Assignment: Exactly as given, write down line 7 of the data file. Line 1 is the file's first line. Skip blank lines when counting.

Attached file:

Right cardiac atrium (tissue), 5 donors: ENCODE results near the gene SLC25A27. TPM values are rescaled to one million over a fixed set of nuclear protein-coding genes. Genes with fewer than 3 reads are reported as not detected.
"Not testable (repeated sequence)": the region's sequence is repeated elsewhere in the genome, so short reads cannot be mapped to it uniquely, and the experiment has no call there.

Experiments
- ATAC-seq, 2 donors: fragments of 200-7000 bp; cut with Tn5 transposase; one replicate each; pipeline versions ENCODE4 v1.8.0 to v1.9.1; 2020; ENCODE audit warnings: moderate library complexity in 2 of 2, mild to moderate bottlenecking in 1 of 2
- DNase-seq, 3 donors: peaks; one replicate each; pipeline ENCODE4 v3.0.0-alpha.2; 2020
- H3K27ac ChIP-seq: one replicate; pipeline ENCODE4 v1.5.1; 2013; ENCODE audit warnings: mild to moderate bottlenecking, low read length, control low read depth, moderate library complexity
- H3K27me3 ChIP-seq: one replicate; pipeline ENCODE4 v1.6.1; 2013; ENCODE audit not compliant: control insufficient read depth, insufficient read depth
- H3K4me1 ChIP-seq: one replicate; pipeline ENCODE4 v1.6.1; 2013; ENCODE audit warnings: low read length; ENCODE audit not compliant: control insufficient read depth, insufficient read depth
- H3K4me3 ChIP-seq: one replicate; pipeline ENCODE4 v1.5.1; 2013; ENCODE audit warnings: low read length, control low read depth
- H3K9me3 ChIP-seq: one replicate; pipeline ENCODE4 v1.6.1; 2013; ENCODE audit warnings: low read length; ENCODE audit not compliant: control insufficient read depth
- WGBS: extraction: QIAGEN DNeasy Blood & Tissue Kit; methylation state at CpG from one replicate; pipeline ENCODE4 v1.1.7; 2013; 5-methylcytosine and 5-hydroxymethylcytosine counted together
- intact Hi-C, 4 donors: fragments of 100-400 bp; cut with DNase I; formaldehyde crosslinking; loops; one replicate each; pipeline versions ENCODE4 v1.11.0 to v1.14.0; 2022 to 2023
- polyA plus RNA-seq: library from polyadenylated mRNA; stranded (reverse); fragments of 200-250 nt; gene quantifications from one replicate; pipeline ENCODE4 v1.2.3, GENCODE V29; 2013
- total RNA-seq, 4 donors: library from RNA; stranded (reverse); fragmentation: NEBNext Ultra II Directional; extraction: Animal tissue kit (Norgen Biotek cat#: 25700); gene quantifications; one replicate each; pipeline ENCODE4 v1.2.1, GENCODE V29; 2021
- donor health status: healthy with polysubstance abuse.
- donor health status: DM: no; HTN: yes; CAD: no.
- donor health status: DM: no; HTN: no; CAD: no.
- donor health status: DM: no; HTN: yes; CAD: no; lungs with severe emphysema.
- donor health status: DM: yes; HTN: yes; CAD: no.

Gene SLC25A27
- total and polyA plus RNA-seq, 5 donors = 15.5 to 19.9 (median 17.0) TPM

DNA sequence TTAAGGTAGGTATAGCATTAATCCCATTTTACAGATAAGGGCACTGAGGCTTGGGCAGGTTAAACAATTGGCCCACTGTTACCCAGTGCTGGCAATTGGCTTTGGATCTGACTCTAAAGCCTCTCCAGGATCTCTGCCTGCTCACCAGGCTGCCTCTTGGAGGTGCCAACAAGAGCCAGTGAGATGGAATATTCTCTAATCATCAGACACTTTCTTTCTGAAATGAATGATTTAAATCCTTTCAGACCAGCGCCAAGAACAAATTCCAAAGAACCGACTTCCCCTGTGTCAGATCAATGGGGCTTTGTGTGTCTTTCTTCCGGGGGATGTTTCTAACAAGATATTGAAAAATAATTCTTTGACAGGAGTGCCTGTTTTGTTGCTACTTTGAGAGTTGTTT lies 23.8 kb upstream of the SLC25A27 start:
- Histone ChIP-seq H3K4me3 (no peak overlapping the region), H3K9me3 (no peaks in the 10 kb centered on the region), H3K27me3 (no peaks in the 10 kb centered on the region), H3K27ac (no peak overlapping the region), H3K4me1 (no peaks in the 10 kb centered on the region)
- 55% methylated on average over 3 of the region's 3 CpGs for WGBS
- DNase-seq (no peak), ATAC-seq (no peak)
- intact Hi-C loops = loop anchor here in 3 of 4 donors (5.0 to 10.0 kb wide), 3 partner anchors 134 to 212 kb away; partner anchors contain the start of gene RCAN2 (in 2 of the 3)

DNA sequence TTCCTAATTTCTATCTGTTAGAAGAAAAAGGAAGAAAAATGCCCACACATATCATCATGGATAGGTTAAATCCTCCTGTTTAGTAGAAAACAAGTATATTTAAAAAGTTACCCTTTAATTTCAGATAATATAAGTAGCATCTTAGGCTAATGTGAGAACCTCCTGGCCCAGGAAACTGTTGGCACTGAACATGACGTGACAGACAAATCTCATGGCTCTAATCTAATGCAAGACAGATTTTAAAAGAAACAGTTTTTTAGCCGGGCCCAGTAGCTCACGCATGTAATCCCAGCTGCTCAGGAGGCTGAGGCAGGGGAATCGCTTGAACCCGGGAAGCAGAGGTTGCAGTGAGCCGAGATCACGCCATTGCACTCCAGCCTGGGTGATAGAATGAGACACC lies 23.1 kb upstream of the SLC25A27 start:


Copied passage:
- H3K27me3 ChIP-seq: one replicate; pipeline ENCODE4 v1.6.1; 2013; ENCODE audit not compliant: control insufficient read depth, insufficient read depth